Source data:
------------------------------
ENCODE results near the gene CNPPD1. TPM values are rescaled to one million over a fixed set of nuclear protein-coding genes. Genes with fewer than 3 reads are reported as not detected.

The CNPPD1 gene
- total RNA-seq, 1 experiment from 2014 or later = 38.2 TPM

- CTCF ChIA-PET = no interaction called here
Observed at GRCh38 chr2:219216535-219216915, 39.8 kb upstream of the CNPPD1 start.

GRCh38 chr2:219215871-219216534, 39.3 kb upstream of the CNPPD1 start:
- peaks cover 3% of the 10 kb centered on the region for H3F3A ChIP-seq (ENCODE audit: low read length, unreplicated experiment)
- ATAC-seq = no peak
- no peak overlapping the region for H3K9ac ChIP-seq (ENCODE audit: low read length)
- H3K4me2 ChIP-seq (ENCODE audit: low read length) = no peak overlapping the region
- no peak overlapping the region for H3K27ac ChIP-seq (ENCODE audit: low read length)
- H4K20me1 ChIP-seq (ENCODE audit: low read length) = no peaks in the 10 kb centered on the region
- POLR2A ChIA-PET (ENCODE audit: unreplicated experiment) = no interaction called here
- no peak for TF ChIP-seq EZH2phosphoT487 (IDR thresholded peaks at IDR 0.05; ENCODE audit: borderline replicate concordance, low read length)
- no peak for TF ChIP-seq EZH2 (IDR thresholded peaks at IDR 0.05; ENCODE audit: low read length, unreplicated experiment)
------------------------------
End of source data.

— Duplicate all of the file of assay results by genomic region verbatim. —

ENCODE results near the gene CNPPD1. TPM values are rescaled to one million over a fixed set of nuclear protein-coding genes. Genes with fewer than 3 reads are reported as not detected.

The CNPPD1 gene
- total RNA-seq, 1 experiment from 2014 or later = 38.2 TPM

- CTCF ChIA-PET = no interaction called here
Observed at GRCh38 chr2:219216535-219216915, 39.8 kb upstream of the CNPPD1 start.

GRCh38 chr2:219215871-219216534, 39.3 kb upstream of the CNPPD1 start:
- peaks cover 3% of the 10 kb centered on the region for H3F3A ChIP-seq (ENCODE audit: low read length, unreplicated experiment)
- ATAC-seq = no peak
- no peak overlapping the region for H3K9ac ChIP-seq (ENCODE audit: low read length)
- H3K4me2 ChIP-seq (ENCODE audit: low read length) = no peak overlapping the region
- no peak overlapping the region for H3K27ac ChIP-seq (ENCODE audit: low read length)
- H4K20me1 ChIP-seq (ENCODE audit: low read length) = no peaks in the 10 kb centered on the region
- POLR2A ChIA-PET (ENCODE audit: unreplicated experiment) = no interaction called here
- no peak for TF ChIP-seq EZH2phosphoT487 (IDR thresholded peaks at IDR 0.05; ENCODE audit: borderline replicate concordance, low read length)
- no peak for TF ChIP-seq EZH2 (IDR thresholded peaks at IDR 0.05; ENCODE audit: low read length, unreplicated experiment)